My mother used to take me from Hornchurch on the 66 bus when i was a small child. She always went to Lous' stall opposite the cinema (flea pit as we called it) She knew him well and could rely on him. We would go and see the cattle being weighed and the sheep and pigs being tagged ready for sale. It was always very busy and noisy but i really enjoyed going. However as the years went passed the cattle disappeared and the cinema was knocked down and gradually what was once a thriving market became very drear
Romford And Havering-Atte-Bower,Very Fond Memories
We moved to Romford in 1951 from Havering where we lived with Nan and Grandad in Pinewood Road. It was an exciting time for me but also an unhappy time leaving Nan and Grandad's house. We moved in a council house in Chelmsford Ave, I made friends with a boy called Raymond Crane, we started school together ,his mother and father ran a market stall in Romford and he had a young brother. I remember mum and I would go to the market twice a week, I loved the place, it was like Aladdin's cave, the eel stall used to fascinate me, in those times you could buy puppies and kittens. We use to visit Nan and Grandad three times a week in Havering,t hat was great, we used to walk, it was all country roads then. In 1955 we moved, but the year before that Raymond moved away, I remember being heartbroken, he gave me a photo of himself and his little brother which I still have to this... Read more
Doing The Shopping
I lived a mile or so east of Rush Green, in Barton Avenue but my mum would send me with a note to get the shopping for the family. She would sometimes give me eight half crowns or 1, a lot of money then. I would cycle down, first to Brown's the butchers, the first shop after the houses. Mr Brown who had huge butchers fingers would serve me liver, H-bone or chops and he would write how much I owed on a marble slab underneath the wrapping paper. At the end of the week he would expect the bill to be settled. Sometimes Mum had not given me enough, he wasn't happy then. Then I'd go into Ewins the grocers with a long list. I would wait in the queue then be served one item at a time. No supermarkets then. My friend at school was Barry Kitchener and his dad was the manager of the Co-op butchers round the corner in Dagenham Road. He lived over... Read more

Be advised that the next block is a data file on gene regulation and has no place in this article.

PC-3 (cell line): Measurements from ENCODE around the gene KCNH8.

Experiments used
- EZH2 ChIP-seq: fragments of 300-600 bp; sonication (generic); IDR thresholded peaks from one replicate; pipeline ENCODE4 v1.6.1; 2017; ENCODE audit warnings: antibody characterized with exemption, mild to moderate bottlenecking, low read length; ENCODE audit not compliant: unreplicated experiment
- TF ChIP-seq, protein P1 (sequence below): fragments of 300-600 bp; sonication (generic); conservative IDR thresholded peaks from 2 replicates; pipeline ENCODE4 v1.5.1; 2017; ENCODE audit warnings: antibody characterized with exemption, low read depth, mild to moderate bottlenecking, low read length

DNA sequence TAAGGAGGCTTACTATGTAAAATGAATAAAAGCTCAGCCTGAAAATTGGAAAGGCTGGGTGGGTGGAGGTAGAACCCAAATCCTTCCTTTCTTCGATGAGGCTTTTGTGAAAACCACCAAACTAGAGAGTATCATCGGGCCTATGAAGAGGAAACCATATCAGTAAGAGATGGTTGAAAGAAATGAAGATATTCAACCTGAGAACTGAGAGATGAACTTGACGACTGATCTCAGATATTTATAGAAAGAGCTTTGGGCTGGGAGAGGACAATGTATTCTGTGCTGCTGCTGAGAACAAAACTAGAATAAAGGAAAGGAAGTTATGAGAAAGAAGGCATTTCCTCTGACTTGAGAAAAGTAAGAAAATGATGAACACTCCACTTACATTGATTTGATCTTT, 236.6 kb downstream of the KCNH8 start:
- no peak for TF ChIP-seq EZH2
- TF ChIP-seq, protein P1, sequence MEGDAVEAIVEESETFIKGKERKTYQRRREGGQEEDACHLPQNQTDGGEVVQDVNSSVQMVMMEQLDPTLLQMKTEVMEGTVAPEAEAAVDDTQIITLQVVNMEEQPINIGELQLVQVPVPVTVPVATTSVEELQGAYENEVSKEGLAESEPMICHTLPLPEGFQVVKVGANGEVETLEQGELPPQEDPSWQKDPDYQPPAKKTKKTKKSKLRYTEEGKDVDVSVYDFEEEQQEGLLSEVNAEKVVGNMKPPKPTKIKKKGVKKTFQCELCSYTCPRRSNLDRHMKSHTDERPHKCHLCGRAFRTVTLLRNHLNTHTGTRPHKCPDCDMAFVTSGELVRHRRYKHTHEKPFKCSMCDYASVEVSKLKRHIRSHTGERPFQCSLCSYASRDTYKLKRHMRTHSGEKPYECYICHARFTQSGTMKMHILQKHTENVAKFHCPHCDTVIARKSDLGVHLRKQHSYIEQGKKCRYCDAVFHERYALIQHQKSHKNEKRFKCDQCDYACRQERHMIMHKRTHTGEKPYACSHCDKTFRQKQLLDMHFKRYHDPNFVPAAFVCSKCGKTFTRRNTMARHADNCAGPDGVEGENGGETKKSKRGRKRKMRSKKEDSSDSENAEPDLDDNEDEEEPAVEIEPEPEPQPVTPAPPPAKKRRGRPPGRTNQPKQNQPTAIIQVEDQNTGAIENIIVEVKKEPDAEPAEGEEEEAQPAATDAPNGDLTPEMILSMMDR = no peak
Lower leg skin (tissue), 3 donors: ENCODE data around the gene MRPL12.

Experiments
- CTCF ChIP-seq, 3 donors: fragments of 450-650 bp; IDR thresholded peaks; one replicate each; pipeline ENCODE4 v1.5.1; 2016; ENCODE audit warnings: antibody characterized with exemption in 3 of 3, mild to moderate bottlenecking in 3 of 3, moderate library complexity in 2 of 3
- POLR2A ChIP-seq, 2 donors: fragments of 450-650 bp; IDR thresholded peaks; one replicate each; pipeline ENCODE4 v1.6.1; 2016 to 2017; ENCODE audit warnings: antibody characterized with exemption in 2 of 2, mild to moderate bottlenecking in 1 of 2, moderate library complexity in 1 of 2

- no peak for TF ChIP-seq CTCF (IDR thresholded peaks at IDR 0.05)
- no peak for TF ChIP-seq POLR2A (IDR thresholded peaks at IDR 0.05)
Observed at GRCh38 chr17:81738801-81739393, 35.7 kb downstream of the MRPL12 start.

We moved to Romford in 1954. First we lived at Mawneys and attended the primary school there. In 1955 we moved to Oaks Avenue and I attended Pettits Lane Secondary Modern School. I left in 1959. The pillars just below the trees in the photo, was the gateway to the Whykam Hall which belonged to the church. I remember spending many happy times at the weekend dances. I could really Rock'n' Roll in those days! I used to go with my best friend Margaret Golding, who I sadly lost touch with. Another place I loved was the Nimbus dance hall. I believe it was above the Co-op at the top end of the market. HAPPY DAYS!
I was born in Hornchurch in 1934, but my mother, father and myself were the first residents of 121 Warren Drive, Elm Park. My brother was born in the house at 121, in 1945. This is the last view I had of the street, as we left in a taxi, to sail to Canada in 1946. Made a brief visit to Warren Drive in 1956. I remember queuing up outside Meyers Greengrocers with my Mother to try and get a few oranges in 1940. I also attended Romford County High School for Girls for a year and a half. Other friends and myself used to play in the fields behind the house, which had corn growing in it. Also, the railings had been removed from the back to make, I presume, guns, tanks etc. for the war. A doodle bug had dropped not far from Benhurst Avenue primary school. All the mothers rushed out thinking that the school had been bombed, as a pall of smoke appeared to be in... Read more